Decoding International Hiring: 4 Compliance Issues You May Not Know

woman in a white shirt

When it comes to global expansion and international hiring, a multinational company (MNC) is bound to the labor laws of each country it operates in. Frameworks for labor law can vary greatly nation to nation and keeping pace with the regulations in just one country can be a cumbersome undertaking for any HR department – let alone in multiple jurisdictions! 

Beyond a country’s national labor framework, there are further regulations an MNC may be bound to. So, what do you watch for? Here are four additional compliance considerations MNCs should account for when building and managing a cross-border team:

Territories, provinces, states and cities

Most countries have a national labor code that establishes the ‘law of the land’ in the arena of employment. However, this is often just a baseline as there are sometimes additional obligations within territories, provinces, states and cities which can directly impact a company’s bottom line. 

For example, each city in China enforces a different rate for the statutory housing fund contribution. In many countries, such as Brazil and the United States, the minimum wage varies from state to state. This wage can also be increased in some cities. Parental leave allowances may also vary in different parts of a country, such as in Canada where each province maintains its own regulations. 

Varying provisions like these can make it difficult for MNCs to compliantly hire and build teams in different regions of a country. 

Economic union

Before embarking on the global expansion journey, an MNC should be fully aware of any free trade agreements or political unions the target country is party to. These unions may have implications for HR, even if specific provisions are not explicitly outlined in the country’s national labor code. 

For example, workers in the European Union (EU) are entitled to certain rights and conditions, such as protocols for redundancies, fixed-term contracts, working hours and company transfers. Companies in the EU are also tied to the General Data Protection Regulation (GDPR), which impacts the way they handle employee data.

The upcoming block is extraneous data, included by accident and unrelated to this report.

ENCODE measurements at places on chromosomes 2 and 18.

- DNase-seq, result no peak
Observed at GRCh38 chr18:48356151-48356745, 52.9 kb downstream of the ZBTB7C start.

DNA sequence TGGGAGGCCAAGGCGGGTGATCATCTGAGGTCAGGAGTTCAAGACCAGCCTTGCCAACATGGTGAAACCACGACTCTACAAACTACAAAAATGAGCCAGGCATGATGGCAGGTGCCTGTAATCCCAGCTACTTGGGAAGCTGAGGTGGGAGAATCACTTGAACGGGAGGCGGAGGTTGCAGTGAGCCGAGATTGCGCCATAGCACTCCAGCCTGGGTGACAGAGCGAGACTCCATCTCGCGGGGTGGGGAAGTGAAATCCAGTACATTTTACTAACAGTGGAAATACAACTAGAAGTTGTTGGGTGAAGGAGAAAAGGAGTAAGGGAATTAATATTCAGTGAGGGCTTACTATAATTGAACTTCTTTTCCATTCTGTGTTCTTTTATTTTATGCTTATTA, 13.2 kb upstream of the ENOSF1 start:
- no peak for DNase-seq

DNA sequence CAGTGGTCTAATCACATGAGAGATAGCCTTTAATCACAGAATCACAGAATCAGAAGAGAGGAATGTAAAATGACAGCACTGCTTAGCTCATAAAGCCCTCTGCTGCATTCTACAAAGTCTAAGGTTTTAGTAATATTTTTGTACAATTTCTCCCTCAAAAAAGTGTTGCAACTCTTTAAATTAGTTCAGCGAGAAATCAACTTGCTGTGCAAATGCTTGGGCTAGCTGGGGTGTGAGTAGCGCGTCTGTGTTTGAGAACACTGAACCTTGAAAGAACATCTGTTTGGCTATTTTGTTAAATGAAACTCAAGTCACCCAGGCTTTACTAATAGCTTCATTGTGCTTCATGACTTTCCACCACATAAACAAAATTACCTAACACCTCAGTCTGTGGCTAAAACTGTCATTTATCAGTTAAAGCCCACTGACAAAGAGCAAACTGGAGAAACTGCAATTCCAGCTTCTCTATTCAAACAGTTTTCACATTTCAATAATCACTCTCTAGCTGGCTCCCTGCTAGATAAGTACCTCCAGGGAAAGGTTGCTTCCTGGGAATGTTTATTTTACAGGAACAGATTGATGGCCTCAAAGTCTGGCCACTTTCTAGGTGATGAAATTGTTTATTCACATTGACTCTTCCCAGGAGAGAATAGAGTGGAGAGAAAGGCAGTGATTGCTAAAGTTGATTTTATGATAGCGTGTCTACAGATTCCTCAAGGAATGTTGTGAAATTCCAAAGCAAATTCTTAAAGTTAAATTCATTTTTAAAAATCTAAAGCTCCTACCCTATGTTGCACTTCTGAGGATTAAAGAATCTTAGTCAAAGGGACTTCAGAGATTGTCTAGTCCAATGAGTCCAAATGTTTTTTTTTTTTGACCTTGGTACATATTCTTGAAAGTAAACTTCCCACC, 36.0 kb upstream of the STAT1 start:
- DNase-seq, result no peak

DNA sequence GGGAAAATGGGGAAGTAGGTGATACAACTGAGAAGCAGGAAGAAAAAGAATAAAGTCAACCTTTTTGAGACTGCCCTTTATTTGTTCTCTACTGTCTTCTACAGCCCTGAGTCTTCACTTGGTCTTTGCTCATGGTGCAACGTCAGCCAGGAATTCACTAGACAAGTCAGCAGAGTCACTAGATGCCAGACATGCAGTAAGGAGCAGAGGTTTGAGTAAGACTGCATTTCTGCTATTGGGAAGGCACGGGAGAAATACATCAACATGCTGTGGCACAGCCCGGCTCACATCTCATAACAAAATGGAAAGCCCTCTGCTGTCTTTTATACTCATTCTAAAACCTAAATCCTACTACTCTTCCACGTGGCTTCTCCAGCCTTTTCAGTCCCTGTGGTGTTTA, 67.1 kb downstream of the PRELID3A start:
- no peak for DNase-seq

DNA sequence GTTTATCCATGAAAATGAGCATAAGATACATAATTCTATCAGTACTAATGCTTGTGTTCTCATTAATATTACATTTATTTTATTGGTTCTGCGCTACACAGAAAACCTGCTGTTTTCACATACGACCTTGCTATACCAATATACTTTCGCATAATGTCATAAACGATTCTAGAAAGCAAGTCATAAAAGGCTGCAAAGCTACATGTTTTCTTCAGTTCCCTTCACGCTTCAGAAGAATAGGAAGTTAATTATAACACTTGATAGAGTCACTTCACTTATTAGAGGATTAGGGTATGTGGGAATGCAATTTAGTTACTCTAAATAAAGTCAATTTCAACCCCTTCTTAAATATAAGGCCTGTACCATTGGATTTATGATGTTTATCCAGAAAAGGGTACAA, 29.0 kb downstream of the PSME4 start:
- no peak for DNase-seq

Sometimes, an economic union may actually enhance global expansion prospects for an MNC, as is the case with the recently passed Regional Comprehensive Economic Partnership (RCEP). This landmark agreement will incrementally reduce cross-border trade costs and raise standards for intellectual property (IP) protection across the zone in upcoming years. 

Free trade zones

MNCs are often attracted to free trade zones (FTZ) or special economic zones (SEZs), as goods coming from these areas can be transacted without the usual duties and customs requirements. While these zones are known for promoting domestic and foreign investment, it should be noted that they often maintain their own legal framework for labor and operations.

For instance, there are more than 40 FTZs in the United Arab Emirates (UAE), including the Abu Dhabi Global Market (ADGM) and the Dubai International Financial Centre (DIFC). These zones each have entirely distinct legal systems, with their own employment legislation that replaces the UAE Labor Law. The main differences relate to the employment of foreign and UAE nationals, payment of wages, health, safety and the termination of a contract.

Industries and worker categories

MNCs may also need to consider the industry they’re operating in as well as the categories of workers they’re employing, as these factors may subject them to different requirements. Many times, varying provisions are set by collective bargaining agreements or by separate clauses or amendments within the labor law framework. 

For example, a collective bargaining agreement signed in 2022 in Germany revises working hours for employees in the banking industry and also outlines provisions for incremental salary increases. In Australia, there are different minimum wages set for worker categories, such as apprentices, junior level employees and individuals with disabilities. In Pakistan, there are distinct operating labor laws for workers in manual labor and white-collar workers. 

The EOR hiring model decodes global hiring

Nobody ever said global expansion and international hiring would be easy. But it also doesn’t have to be difficult! 

The Employer of Record (EOR) hiring model can help alleviate the complexities of regulatory compliance in global expansion, saving time, money and hassles in international hiring. The EOR, as the official employer of the worker, is responsible for following the jurisdiction’s labor code as well as any other provisions in terms of economic unions, SEZs, CBAs and industry-specific regulations.

By partnering with an EOR, companies can decode international hiring and tap into the best talent for the job – regardless of where they are in the world! 

Check out our ‘What is an EOR?’ guide or contact us to talk with an international HR expert.